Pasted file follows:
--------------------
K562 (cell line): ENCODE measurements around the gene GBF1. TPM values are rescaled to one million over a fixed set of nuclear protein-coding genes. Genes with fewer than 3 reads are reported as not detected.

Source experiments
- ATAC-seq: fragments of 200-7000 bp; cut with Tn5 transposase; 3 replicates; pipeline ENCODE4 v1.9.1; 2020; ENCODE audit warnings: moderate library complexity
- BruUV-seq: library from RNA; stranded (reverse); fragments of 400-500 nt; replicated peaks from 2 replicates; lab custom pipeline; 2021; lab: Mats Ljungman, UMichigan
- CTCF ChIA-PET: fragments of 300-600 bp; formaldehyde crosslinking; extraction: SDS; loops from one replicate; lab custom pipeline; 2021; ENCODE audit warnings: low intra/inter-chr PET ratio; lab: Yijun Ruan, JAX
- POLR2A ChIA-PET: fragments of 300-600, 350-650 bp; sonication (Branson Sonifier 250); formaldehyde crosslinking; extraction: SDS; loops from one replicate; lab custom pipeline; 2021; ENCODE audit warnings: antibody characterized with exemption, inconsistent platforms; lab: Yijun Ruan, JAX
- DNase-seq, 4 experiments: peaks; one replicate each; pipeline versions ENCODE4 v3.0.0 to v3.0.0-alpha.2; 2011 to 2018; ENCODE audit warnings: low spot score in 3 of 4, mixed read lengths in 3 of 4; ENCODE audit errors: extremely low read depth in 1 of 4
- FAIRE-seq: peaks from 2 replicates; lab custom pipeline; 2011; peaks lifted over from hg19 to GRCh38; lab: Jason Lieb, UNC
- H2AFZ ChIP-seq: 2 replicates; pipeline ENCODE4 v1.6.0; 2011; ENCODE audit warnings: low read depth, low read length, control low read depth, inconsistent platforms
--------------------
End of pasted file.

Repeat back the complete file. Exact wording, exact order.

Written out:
K562 (cell line): ENCODE measurements around the gene GBF1. TPM values are rescaled to one million over a fixed set of nuclear protein-coding genes. Genes with fewer than 3 reads are reported as not detected.

Source experiments
- ATAC-seq: fragments of 200-7000 bp; cut with Tn5 transposase; 3 replicates; pipeline ENCODE4 v1.9.1; 2020; ENCODE audit warnings: moderate library complexity
- BruUV-seq: library from RNA; stranded (reverse); fragments of 400-500 nt; replicated peaks from 2 replicates; lab custom pipeline; 2021; lab: Mats Ljungman, UMichigan
- CTCF ChIA-PET: fragments of 300-600 bp; formaldehyde crosslinking; extraction: SDS; loops from one replicate; lab custom pipeline; 2021; ENCODE audit warnings: low intra/inter-chr PET ratio; lab: Yijun Ruan, JAX
- POLR2A ChIA-PET: fragments of 300-600, 350-650 bp; sonication (Branson Sonifier 250); formaldehyde crosslinking; extraction: SDS; loops from one replicate; lab custom pipeline; 2021; ENCODE audit warnings: antibody characterized with exemption, inconsistent platforms; lab: Yijun Ruan, JAX
- DNase-seq, 4 experiments: peaks; one replicate each; pipeline versions ENCODE4 v3.0.0 to v3.0.0-alpha.2; 2011 to 2018; ENCODE audit warnings: low spot score in 3 of 4, mixed read lengths in 3 of 4; ENCODE audit errors: extremely low read depth in 1 of 4
- FAIRE-seq: peaks from 2 replicates; lab custom pipeline; 2011; peaks lifted over from hg19 to GRCh38; lab: Jason Lieb, UNC
- H2AFZ ChIP-seq: 2 replicates; pipeline ENCODE4 v1.6.0; 2011; ENCODE audit warnings: low read depth, low read length, control low read depth, inconsistent platforms